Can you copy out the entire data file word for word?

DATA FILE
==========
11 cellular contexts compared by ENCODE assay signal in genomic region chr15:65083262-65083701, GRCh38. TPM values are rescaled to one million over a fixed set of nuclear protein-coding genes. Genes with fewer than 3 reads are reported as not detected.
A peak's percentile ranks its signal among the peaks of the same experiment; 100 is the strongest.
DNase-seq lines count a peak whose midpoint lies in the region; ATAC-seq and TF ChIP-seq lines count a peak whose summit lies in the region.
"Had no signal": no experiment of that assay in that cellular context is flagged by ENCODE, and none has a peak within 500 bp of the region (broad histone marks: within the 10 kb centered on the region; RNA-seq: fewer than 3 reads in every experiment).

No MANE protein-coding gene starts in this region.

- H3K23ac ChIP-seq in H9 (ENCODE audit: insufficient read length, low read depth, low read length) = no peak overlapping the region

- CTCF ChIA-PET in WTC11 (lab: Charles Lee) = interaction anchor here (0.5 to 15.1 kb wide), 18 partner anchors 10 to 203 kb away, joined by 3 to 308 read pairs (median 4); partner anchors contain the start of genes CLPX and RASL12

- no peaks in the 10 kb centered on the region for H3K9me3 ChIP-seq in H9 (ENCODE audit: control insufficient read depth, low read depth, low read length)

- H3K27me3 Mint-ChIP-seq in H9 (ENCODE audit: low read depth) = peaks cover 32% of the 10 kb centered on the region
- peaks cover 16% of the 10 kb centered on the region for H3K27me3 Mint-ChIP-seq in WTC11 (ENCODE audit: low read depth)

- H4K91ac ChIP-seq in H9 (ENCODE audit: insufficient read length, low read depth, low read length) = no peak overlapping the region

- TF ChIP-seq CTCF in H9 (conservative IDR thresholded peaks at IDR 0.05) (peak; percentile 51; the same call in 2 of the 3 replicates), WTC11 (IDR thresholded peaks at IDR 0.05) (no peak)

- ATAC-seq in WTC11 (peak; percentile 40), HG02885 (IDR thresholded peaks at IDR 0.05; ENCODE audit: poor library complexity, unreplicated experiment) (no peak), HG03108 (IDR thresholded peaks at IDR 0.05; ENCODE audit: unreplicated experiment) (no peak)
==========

11 cellular contexts compared by ENCODE assay signal in genomic region chr15:65083262-65083701, GRCh38. TPM values are rescaled to one million over a fixed set of nuclear protein-coding genes. Genes with fewer than 3 reads are reported as not detected.
A peak's percentile ranks its signal among the peaks of the same experiment; 100 is the strongest.
DNase-seq lines count a peak whose midpoint lies in the region; ATAC-seq and TF ChIP-seq lines count a peak whose summit lies in the region.
"Had no signal": no experiment of that assay in that cellular context is flagged by ENCODE, and none has a peak within 500 bp of the region (broad histone marks: within the 10 kb centered on the region; RNA-seq: fewer than 3 reads in every experiment).

No MANE protein-coding gene starts in this region.

- H3K23ac ChIP-seq in H9 (ENCODE audit: insufficient read length, low read depth, low read length) = no peak overlapping the region

- CTCF ChIA-PET in WTC11 (lab: Charles Lee) = interaction anchor here (0.5 to 15.1 kb wide), 18 partner anchors 10 to 203 kb away, joined by 3 to 308 read pairs (median 4); partner anchors contain the start of genes CLPX and RASL12

- no peaks in the 10 kb centered on the region for H3K9me3 ChIP-seq in H9 (ENCODE audit: control insufficient read depth, low read depth, low read length)

- H3K27me3 Mint-ChIP-seq in H9 (ENCODE audit: low read depth) = peaks cover 32% of the 10 kb centered on the region
- peaks cover 16% of the 10 kb centered on the region for H3K27me3 Mint-ChIP-seq in WTC11 (ENCODE audit: low read depth)

- H4K91ac ChIP-seq in H9 (ENCODE audit: insufficient read length, low read depth, low read length) = no peak overlapping the region

- TF ChIP-seq CTCF in H9 (conservative IDR thresholded peaks at IDR 0.05) (peak; percentile 51; the same call in 2 of the 3 replicates), WTC11 (IDR thresholded peaks at IDR 0.05) (no peak)

- ATAC-seq in WTC11 (peak; percentile 40), HG02885 (IDR thresholded peaks at IDR 0.05; ENCODE audit: poor library complexity, unreplicated experiment) (no peak), HG03108 (IDR thresholded peaks at IDR 0.05; ENCODE audit: unreplicated experiment) (no peak)